Question: Why is it necessary to do a Memorandum of Understanding with Commissioner Kelly on this particular matter?
Mr. Johnson: As I mentioned earlier, we’d been working toward concluding this document as kind of a legal tool so that the federal government could bring officers from a locality, in this case being New York, into federal service for the purpose of deploying abroad in service of the United States. And as a foreign policy and foreign assistance issue, it is managed by the Department of State, by myself and my colleagues and the Bureau of International Narcotics and Law Enforcement Affairs.
So what we were able to do is to work out the legal mechanisms so that as we fashion a specific program we have the tools to bring the individuals within the NYPD and potentially with other municipal services as well, into the service of the United States as a whole in that development role abroad.
Question: In terms of meetings in places like, places in Latin America like Colombia, are there any lessons learned from your engagements in Colombia, for example, that you would take to Haiti or we can derive from the lessons learned in Colombia in Haiti?
Mr. Johnson: Let me answer that question in a way perhaps slightly different than you asked it. I’d be very reluctant to talk about lessons that we’ve learned anywhere and how they’re going to apply to Haiti right now, because we’re just in the process of assessing that. And assessing along, and really that’s an assessment that’s being done by the UN and we’re playing a supporting role. But we need to know what Haiti needs before I start telling you how lessons learned abroad can be applied there.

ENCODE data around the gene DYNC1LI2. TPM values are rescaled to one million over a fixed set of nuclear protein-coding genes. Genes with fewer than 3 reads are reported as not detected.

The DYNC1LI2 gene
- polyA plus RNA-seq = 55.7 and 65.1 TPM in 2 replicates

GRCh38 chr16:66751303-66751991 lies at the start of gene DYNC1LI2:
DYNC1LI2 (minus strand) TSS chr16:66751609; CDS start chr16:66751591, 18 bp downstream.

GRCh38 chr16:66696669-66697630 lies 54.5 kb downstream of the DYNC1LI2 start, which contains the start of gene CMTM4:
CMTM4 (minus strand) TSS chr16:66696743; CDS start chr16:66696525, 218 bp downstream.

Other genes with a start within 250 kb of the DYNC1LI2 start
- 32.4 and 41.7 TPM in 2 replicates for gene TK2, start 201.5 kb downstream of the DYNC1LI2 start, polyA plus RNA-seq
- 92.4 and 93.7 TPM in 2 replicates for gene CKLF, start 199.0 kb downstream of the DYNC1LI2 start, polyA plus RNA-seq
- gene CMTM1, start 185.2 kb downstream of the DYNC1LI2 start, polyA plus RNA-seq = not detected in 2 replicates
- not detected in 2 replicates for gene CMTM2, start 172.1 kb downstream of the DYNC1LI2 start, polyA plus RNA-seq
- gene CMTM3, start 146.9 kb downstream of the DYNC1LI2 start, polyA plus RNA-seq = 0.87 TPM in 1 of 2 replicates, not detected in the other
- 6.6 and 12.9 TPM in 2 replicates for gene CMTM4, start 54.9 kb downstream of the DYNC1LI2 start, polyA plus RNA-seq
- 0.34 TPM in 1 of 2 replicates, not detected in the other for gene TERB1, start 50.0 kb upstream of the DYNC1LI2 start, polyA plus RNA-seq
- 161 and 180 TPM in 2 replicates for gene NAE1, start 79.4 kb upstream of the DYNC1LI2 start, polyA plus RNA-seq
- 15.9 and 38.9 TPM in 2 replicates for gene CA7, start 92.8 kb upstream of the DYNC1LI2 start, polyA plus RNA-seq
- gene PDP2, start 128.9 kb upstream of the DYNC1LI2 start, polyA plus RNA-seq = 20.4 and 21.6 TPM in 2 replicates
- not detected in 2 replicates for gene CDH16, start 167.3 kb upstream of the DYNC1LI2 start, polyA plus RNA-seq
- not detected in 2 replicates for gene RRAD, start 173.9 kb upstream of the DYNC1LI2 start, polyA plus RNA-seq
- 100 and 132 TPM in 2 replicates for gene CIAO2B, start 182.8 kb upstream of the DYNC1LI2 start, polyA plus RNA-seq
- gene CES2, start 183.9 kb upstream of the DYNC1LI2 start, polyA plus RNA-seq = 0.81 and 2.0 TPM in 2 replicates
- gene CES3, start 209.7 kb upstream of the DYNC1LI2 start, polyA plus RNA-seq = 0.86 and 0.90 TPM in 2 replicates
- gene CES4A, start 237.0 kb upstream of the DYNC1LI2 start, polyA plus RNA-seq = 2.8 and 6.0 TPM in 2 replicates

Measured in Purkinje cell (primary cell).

What I would say though, in a more general fashion, is that we find that no matter where you’re operating where there’s a threat to the rule of law, that building the institutions of the state and extending them throughout the territory of a country is really the objective you’re pursuing. You might think for example, you raised the question of Colombia. In Colombia what you’re doing is destroying cocaine or coca. But the way you're going to succeed is helping Colombia extend its governing structures throughout its territory. And one of the tools that you might use to do that is an eradication program that’s focused on coca. But that’s a tactical way of helping Colombia in this case develop its rule of law, institutions, and have them active and effective throughout its territory.
So one can speculate in Haiti we’ll be looking at the same kind of things, helping Haiti reestablish and further develop its police, its courts, its correction systems, but that’s just exactly how one would go about doing that can only be based on looking at what the conditions are on the ground, what the Haitians themselves want from the international community, and how those things can be integrated.